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Leonardo da Vinci

ANALYSIS

Fifteenth century civil engineer, artist, biologist and philosopher Leonardo da Vinci typifies the breed of Italian intellectual now described as a Renaissance Man. He lived at the time when Italy was re-emerging as a growing cultural force in Europe following the collapse of the Roman empire.

Leonardo may be best known as a painter, but he also did a great deal of original thinking about technical problems faced by civil and structural engineers.

Although he lacked a formal education, Leonardo's fascination for engineering led him to look hard at basic engineering theory. He was interested in economy of structural design, and developed new theories on the behaviour of arches and beams.

Leonardo also produced designs for a truss bridge and a pedestrian swing bridge with the top of a bow string arch forming the deck.

He even got involved in town planning while working in the court of Ludovico Sforza, the ruler of Milan. In 1483 the city was struck by a plague and he came up with plans for new townships incorporating extra wide streets to avoid traffic congestion.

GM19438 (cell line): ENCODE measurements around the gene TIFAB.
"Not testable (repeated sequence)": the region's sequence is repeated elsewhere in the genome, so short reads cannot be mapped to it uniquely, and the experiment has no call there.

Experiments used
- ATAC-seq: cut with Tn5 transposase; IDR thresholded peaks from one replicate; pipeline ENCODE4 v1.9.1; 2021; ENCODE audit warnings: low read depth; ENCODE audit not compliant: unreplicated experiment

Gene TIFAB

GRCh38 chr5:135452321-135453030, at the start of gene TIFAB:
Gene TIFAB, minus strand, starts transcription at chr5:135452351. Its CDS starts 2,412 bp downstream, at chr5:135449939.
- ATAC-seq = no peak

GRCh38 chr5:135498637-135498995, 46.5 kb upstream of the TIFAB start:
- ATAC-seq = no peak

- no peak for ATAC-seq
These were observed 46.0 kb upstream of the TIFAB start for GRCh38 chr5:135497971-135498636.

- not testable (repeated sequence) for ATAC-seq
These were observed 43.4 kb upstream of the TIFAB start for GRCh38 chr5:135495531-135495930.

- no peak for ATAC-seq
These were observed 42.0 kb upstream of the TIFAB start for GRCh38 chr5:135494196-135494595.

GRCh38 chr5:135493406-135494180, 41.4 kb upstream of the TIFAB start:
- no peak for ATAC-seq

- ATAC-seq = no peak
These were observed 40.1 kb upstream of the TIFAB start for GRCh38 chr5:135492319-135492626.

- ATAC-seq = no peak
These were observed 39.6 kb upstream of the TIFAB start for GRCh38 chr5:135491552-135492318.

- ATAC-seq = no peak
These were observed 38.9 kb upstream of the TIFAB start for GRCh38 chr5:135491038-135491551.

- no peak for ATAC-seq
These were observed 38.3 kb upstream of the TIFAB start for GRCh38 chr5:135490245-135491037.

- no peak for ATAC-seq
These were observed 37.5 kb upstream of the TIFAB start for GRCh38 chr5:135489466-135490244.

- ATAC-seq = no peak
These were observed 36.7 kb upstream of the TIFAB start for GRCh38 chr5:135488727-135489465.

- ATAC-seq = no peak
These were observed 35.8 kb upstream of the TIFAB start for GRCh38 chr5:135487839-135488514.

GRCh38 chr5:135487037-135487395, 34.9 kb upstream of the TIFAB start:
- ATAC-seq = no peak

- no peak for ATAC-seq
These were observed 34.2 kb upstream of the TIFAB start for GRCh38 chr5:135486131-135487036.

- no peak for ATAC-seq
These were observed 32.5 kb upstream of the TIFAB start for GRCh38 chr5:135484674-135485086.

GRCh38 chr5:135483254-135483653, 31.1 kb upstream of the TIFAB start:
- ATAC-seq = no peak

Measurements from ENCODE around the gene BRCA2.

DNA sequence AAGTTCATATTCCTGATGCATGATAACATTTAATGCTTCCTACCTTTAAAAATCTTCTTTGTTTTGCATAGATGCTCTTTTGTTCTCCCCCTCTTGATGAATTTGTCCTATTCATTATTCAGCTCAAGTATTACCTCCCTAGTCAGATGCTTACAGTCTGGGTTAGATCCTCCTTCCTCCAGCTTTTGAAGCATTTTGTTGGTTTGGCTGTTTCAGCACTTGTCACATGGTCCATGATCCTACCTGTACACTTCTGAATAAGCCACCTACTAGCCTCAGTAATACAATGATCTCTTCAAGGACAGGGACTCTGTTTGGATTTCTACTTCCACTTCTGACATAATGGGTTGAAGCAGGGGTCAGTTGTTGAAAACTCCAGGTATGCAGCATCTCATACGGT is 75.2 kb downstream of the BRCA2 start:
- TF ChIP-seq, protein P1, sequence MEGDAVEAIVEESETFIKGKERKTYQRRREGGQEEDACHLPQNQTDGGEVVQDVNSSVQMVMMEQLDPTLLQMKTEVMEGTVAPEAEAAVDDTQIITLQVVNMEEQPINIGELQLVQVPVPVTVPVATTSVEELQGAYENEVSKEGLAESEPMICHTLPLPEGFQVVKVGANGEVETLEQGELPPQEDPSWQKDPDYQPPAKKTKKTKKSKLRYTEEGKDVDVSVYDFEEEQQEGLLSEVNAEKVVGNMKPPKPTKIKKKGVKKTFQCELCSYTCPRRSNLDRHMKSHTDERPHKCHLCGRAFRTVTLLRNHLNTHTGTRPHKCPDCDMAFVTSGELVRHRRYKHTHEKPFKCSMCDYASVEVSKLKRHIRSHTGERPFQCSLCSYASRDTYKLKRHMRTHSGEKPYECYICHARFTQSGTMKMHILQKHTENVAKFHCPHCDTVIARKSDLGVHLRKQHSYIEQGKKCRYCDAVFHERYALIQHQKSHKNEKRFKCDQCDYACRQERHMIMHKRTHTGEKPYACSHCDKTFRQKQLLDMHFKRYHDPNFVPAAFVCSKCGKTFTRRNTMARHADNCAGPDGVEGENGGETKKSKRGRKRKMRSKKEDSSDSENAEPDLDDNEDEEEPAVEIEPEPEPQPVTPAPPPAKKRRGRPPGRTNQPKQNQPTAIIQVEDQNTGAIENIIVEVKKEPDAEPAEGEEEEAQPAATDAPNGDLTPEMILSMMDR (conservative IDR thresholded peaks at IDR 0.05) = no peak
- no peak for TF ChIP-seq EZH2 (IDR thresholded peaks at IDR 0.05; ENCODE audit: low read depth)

Leonardo's interest in civil engineering also spilled over into mechanics. His manuscripts show numerous drawings of excavating cranes for digging canals and locks as well as designs for military equipment ranging from machine guns and catapults.

Hydraulic engineering also occupied him, particularly the behaviour of waves and eddies in rivers. He developed several plans for canals and irrigation schemes in northern Italy.

Leonardo's more ambitious projects were never built. One, a navigational canal linking Florence with Pisa and the sea did get started at the end of the 15th century. It was eventually abandoned in 1504 after frequent military attacks ordered by Pisa's rulers, who were opposed to the project.

He also came up with a plan to drain the Pontine Marshes by deepening and regulating the flow of the Martino river and cutting another outlet to the sea. The proposal was later put into action by another Italian engineer, Giovanni Scotto, and was such a success that it sparked a series of legal battles over the ownership of the newly reclaimed, fertile land.

Much of Leonardo's work was never completely finished. He appears to have spent his life flitting between a wide range of projects, theories and painting commissions. As a result, most of his theories amounted to little more than copious jottings whose significance was only later realised by historians.

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